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The global impact of COVID-19 vaccine

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A new analysis estimates the impact of COVID-19 vaccination on global rates of COVID-19-related mortality.

The development of vaccines for the SARS-CoV-2 virus was an integral part of the global pandemic response plan.  Studies show that these are effective in preventing symptomatic COVID-19; for example, the Janssen Ad26.COV2.S vector vaccine for SARS-CoV-2 exhibited an efficacy of 76.7% in preventing severe COVID-19.3  With respect to the mRNA-based vaccines, the mRNA-1273 vaccine from Moderna and the bnt162b2 vaccine from Pfizer/BioNTech were 94.1% and 95% effective against preventing COVID-19, respectively.1,2  

Although the findings of these studies are promising, vaccine accessibility is not consistent, and vaccination rates differ significantly between countries.4  Notably, one study found that, in October 2021, higher-income countries had an average vaccination rate of 125.3 vaccinations per 100 people, while the rates for lower-middle-income countries and lower-income countries were 45.3 and 4.2 percent, respectively.5  Ultimately, quantifying the positive impact of COVID-19 vaccination on a global scale is difficult, and this data is not well-established.

To address this gap, an analysis was performed to investigate the global impact of COVID-19 vaccination on related mortality rates by the end of 2021.  The study also aimed to estimate the potential impacts that two different, yet more equitable, vaccine distribution models might have on these outcomes.  The findings were published in The Lancet.4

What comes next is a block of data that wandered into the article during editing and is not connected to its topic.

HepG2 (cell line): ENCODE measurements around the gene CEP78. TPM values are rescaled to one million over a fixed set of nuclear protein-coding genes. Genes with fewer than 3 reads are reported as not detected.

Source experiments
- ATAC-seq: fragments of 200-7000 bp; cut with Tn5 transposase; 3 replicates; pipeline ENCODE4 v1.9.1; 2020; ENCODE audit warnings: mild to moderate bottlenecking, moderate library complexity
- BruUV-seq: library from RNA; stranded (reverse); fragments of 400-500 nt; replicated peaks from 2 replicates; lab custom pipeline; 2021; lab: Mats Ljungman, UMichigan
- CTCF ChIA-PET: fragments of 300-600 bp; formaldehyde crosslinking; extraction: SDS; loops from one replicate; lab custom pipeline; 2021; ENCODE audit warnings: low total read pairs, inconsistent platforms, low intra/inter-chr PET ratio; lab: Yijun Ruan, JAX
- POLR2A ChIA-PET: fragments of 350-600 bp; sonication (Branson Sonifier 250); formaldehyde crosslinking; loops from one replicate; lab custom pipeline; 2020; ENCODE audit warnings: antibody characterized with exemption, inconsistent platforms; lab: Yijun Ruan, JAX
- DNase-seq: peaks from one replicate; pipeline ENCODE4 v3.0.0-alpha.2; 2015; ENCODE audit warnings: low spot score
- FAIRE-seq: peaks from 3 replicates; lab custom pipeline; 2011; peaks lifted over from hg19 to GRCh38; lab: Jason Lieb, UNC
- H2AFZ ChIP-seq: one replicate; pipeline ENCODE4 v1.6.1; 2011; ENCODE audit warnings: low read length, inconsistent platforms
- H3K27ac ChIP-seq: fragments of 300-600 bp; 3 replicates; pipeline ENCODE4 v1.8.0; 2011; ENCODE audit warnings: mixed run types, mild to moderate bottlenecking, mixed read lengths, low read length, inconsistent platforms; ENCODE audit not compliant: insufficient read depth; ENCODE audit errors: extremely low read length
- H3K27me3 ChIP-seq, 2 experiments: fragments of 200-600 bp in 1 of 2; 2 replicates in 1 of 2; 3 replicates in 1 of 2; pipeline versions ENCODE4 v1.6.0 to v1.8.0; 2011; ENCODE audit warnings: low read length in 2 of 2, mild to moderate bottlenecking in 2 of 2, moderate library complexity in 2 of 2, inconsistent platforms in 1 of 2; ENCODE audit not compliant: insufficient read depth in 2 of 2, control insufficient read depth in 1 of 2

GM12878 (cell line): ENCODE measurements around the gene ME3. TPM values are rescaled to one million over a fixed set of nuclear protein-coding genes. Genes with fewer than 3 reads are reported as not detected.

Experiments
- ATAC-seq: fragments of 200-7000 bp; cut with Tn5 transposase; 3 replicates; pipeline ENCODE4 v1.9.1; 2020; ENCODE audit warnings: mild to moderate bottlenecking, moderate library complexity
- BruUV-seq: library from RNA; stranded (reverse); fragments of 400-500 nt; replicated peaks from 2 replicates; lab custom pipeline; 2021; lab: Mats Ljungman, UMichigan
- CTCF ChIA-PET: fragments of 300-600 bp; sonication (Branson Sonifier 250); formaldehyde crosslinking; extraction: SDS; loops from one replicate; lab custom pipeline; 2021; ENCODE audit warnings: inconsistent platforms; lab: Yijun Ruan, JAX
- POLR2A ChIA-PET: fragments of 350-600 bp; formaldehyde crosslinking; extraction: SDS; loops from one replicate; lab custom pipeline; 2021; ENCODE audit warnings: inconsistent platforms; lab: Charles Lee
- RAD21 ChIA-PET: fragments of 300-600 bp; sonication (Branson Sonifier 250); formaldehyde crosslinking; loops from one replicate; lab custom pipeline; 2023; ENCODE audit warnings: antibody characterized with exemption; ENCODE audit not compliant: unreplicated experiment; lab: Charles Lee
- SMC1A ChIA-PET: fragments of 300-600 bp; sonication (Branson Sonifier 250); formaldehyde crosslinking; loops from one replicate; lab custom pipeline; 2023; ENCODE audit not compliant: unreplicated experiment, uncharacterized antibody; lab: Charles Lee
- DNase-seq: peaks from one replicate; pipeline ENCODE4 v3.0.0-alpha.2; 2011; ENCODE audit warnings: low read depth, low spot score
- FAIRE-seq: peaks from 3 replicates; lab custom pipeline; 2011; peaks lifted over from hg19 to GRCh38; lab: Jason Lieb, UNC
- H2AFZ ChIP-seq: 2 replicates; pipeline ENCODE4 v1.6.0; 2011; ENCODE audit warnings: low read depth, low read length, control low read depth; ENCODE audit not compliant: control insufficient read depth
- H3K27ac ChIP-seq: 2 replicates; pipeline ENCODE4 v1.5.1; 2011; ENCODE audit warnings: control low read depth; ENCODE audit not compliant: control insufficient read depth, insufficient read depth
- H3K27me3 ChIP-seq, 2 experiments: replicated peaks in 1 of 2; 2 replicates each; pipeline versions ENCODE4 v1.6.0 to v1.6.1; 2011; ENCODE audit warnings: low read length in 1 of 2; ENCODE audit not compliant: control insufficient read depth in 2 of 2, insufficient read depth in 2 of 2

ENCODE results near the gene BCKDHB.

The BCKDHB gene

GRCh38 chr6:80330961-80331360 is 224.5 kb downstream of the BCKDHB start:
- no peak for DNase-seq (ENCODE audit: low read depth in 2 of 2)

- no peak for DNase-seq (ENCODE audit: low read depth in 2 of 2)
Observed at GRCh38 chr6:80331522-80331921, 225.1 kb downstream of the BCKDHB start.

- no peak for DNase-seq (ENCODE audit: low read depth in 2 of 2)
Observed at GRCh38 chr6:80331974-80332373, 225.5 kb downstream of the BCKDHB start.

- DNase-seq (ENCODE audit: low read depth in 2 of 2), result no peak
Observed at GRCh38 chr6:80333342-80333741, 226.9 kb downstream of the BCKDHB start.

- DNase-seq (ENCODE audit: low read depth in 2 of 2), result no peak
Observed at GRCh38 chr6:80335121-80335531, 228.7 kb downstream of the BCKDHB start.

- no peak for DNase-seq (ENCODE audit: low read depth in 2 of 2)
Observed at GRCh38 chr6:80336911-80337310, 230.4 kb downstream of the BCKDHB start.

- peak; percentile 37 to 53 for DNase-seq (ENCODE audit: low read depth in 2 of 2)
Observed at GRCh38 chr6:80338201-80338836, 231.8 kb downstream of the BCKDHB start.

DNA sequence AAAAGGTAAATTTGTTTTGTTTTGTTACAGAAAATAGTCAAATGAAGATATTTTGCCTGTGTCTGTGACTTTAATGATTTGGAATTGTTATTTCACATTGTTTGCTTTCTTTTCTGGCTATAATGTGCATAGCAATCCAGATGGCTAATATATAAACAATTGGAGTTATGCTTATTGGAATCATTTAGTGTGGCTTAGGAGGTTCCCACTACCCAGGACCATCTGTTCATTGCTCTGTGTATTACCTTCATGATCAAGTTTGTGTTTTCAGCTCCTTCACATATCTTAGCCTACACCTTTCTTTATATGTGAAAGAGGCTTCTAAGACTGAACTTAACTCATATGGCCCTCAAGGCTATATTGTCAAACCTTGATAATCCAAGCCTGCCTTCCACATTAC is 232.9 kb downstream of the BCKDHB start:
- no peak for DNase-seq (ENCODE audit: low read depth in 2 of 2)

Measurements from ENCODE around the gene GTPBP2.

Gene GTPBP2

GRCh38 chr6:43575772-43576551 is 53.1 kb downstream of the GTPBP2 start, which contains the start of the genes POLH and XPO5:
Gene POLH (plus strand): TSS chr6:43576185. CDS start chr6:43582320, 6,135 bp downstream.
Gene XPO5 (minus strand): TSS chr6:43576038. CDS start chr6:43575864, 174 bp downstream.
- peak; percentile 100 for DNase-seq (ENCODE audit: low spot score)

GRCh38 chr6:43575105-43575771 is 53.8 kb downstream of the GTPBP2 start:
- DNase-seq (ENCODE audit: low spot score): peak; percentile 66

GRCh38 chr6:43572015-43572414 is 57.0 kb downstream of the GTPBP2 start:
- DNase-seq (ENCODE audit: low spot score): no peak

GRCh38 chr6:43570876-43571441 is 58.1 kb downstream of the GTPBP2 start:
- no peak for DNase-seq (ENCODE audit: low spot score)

Vaccination rates for each of the 185 countries included in the analysis were taken from both the Our World in Data registry and the World Health Organization (WHO) COVID-19 dashboard.4,6,7  Researchers also recorded the vaccine types known to be predominantly used in each country, as there are many SARS-CoV-2 vaccines with varying efficacies used worldwide.4 

COVID-19-specific mortality rates in each country were recorded when possible.  However, for countries where this data was not reported, these rates were calculated using a mathematical model published in The Economist.8  This model used an estimated proportion of reported all-cause excess mortality rates in 2021, and the proportion was estimated using official recorded COVID-19-related deaths from the Johns Hopkins University COVID-19 Data Repository.4,9  It is important to note that these mortality rates are a low estimate, given that any unreported COVID-19-related deaths would be excluded from this data.4

These COVID-19 mortality rates were compared with those in a theoretical scenario without COVID-19 vaccines, and this scenario was based on a framework from existing studies on COVID-19 transmission.4,10,11  These findings were then plotted against the previously described vaccination rates in each country to estimate the reduction in COVID-19-related mortality attributable to COVID-19 vaccination.

For the second part of the study, researchers used a similar mathematical model to estimate the effects of including the two equitable vaccine distribution plans.  The first plan was meeting the WHO’s target of vaccinating 40% of the eligible population in each country by the end of 2021.4,7  The second plan was meeting COVAX’s target of vaccinating 20% of the eligible population in lower-income countries by the end of 2021.